Author: Editors of Motorcyclist Magazine with Darwin Holmstrom & Simon Green
Paperback 4th edition (January 2, 2008)
The Complete Idiot’s Guide to Motorcycles, now in its 4th edition, is packed with information for newbies, and even seasoned riders may learn something new.
This comprehensive book covers subjects ranging from the history of motorcycles to buying a bike, learning to ride, and maintenance.
Last Halloween, I decided to learn to ride and get my own motorcycle.
A friend taught me some basics and I spent only two short, chilly afternoons on his dirt bike before the freeze-your-behind-off weather of Northwestern Montana hit. The riding season was over.
There I was, with a craving that couldn’t be satisfied for at least another six months. Since I was just getting into the sport, I decided to use the time to learn as much about it as possible.
Thus began my thirst for knowledge on anything and everything motorcycle related.
At the start of my quest, the only things I could tell you about a motorcycle was it had two wheels, a clutch, throttle and brakes. And I knew what a V-twin was.
The Complete Idiot’s Guide to Motorcycles is a great place to start and a handy resource. Descriptive and easy to read, there is a vast amount of knowledge to be gleaned from it.
The book is divided into five parts: “Biker Basics”, “So You Want to Buy a Bike?”, “On the Road”, “Living with a Motorcycle”, and “The Motorcycling Community”.
Each part has a summary of what to expect; each chapter begins with a synopsis of what will be covered and ends with “The Least You Need to Know” to recap what was learned.
This layout emphasizes and drives home the key points; it also makes it easy to do a quick review.
Fun facts, a little humor, and personal stories make the material enjoyable.
To quote the authors, they have added “tips and information that will help you ride better and safer without looking like a dork in the process.” I definitely needed help in that area!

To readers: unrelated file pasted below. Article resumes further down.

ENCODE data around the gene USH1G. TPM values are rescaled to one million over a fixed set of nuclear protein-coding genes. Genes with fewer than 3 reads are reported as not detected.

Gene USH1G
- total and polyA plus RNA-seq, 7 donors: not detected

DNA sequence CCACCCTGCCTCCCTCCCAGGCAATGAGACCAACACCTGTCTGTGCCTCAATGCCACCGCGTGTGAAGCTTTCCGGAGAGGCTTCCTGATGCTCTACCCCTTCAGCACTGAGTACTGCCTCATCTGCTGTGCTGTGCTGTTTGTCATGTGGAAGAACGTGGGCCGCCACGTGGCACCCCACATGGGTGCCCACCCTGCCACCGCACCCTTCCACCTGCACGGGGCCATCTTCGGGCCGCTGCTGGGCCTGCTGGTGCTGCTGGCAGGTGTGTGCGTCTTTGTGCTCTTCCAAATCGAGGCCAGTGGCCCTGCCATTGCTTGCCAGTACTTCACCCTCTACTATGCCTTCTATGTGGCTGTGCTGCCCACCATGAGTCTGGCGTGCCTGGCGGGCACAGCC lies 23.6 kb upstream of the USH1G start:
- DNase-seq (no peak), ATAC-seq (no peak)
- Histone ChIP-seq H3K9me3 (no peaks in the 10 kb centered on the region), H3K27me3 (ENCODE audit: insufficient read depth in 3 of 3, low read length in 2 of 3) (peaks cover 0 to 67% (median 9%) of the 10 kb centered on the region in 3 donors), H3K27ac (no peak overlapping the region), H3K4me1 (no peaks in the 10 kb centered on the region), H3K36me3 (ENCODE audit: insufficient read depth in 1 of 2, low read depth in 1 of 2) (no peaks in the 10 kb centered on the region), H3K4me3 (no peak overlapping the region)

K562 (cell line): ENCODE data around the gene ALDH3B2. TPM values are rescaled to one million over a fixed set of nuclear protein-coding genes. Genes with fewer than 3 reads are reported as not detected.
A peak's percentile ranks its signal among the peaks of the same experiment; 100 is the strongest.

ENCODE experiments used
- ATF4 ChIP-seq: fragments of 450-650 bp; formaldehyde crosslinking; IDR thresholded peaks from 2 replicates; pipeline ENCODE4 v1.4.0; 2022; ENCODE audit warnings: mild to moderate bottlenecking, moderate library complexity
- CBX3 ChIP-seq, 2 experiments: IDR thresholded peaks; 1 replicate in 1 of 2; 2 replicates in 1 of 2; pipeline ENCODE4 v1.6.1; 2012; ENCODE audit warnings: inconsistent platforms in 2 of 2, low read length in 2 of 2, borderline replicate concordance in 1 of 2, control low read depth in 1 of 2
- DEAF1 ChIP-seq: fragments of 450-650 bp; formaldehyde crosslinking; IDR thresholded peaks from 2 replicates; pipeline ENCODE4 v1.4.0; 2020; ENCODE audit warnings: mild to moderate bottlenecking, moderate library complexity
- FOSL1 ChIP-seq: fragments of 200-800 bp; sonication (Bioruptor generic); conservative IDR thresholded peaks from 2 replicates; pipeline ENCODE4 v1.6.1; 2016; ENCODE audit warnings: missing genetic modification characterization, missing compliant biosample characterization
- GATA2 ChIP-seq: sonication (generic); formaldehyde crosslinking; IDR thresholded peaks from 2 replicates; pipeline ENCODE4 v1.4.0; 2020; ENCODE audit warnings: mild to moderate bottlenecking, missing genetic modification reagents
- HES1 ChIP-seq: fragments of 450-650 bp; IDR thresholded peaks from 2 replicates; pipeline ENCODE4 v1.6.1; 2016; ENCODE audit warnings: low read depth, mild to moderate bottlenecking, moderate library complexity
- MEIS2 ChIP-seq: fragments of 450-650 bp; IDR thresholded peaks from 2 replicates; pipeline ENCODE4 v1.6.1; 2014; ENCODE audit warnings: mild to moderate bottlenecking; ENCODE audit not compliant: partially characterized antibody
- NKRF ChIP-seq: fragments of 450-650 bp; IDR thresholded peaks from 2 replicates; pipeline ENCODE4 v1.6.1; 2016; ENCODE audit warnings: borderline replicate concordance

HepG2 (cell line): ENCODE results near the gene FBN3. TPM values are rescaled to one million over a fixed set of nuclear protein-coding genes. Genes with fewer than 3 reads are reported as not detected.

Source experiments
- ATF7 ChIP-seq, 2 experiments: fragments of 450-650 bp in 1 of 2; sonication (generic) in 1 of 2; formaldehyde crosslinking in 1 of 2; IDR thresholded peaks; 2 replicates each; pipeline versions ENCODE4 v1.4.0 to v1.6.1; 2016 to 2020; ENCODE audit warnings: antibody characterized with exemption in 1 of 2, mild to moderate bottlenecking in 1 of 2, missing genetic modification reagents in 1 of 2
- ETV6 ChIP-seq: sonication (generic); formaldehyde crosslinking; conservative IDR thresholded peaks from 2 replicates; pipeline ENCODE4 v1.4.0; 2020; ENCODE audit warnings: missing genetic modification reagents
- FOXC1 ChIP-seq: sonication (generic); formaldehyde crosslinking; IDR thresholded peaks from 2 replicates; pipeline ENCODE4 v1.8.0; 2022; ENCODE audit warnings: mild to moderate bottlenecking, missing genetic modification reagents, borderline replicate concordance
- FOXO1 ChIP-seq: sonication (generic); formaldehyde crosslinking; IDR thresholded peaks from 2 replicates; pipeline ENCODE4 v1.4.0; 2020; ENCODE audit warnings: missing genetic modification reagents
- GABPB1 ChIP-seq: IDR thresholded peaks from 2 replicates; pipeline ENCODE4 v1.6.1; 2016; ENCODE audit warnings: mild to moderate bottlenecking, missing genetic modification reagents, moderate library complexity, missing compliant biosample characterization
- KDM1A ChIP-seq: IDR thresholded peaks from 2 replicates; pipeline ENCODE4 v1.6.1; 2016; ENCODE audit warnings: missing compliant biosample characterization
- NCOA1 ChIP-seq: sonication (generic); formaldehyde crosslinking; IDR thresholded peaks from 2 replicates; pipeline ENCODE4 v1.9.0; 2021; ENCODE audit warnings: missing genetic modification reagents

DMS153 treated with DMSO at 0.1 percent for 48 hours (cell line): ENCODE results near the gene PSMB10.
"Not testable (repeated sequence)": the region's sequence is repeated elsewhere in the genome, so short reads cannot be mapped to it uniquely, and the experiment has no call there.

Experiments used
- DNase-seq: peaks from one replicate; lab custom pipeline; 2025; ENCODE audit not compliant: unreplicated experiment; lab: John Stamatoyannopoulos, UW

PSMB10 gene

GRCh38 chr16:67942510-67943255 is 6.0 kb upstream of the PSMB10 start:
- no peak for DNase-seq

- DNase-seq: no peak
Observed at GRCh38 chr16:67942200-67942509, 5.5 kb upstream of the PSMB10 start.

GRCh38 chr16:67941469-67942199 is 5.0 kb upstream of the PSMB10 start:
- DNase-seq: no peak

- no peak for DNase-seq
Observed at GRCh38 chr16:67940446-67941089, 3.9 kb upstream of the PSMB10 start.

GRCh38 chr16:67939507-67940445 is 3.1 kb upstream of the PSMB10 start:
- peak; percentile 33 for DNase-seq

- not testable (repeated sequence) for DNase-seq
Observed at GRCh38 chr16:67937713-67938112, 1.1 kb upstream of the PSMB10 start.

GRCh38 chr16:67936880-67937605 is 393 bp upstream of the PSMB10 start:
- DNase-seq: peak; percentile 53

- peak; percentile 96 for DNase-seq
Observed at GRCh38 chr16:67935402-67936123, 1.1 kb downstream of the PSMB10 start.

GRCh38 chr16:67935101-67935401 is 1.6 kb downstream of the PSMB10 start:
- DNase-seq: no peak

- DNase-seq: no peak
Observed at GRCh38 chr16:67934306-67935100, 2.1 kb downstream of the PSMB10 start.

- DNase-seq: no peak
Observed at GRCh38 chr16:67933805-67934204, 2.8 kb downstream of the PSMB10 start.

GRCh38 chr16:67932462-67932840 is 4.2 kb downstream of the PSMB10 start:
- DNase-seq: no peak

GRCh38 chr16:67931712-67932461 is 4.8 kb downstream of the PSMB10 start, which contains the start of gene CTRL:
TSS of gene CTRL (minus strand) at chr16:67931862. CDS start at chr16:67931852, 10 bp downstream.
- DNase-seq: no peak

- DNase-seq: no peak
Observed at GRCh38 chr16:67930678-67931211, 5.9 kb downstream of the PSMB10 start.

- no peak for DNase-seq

The authors take you from start to finish, in an orderly manner, beginning with a history of motorcycles and types of bikes, and concluding with races, clubs, rallies, and the lifestyle that accompanies motorcycling.
So much is covered in The Complete Idiot’s Guide to Motorcycles that it is impossible to mention everything in this review.
Nevertheless, some of the key subjects include engine types, parts of a motorcycle, choosing the right bike to match your skills and needs, and tips for purchasing a bike.
Once the reader has gained an understanding of motorcycles and how they work, the material focuses on areas such as learning to ride, getting an endorsement, pre-ride inspections, hazardous riding situations, group riding, packing for trips and even dirt bike riding.
Routine maintenance and basic repairs are covered in detail, and the fun part, customization, is also discussed.
The updated fourth edition added a color insert with beautiful photos listing “recommended buys” for beginning, intermediate, and experienced riders in each category of motorcycles:
Tourer and Cruiser
The appendix – in all editions – contains an extensive guide to buying new and used motorcycles with detailed summaries and pictures of almost every model available, along with the editors’ picks for “Best First Bikes”.
Several pages of updated resources and contact information for classes, clubs, and races are also included in the appendix, along with a glossary.
Very educational for a newbie, this book could also teach veterans a thing or two. I’m surprised by how many long-time riders don’t know about counter-steering and the friction zone.
These are basics taught in every Motorcycle Safety Foundation course and are building blocks for riding a motorcycle (earlier editions of the book use the term “friction zone,” while the fourth edition calls this the “biting point”).
I originally borrowed the 2nd Edition of The Complete Idiot’s Guide to Motorcycles from the public library because I wasn’t sure how deep into the sport I’d get or if it was just a phase.
But I became totally hooked, and the book gave me a head start for the MSF Basic Rider Course along with a wealth of knowledge for purchasing my first bike.
Going to motorcycle shops and actually knowing what I am talking about is empowering. It’s even more fun talking to male riders who are caught off guard by how much I know about engines.
Not that I’m an engine guru by any means – but how many women know the four strokes of an engine, three types of final-drive systems, and the difference between a Thumper, a Boxer, and a flat-four?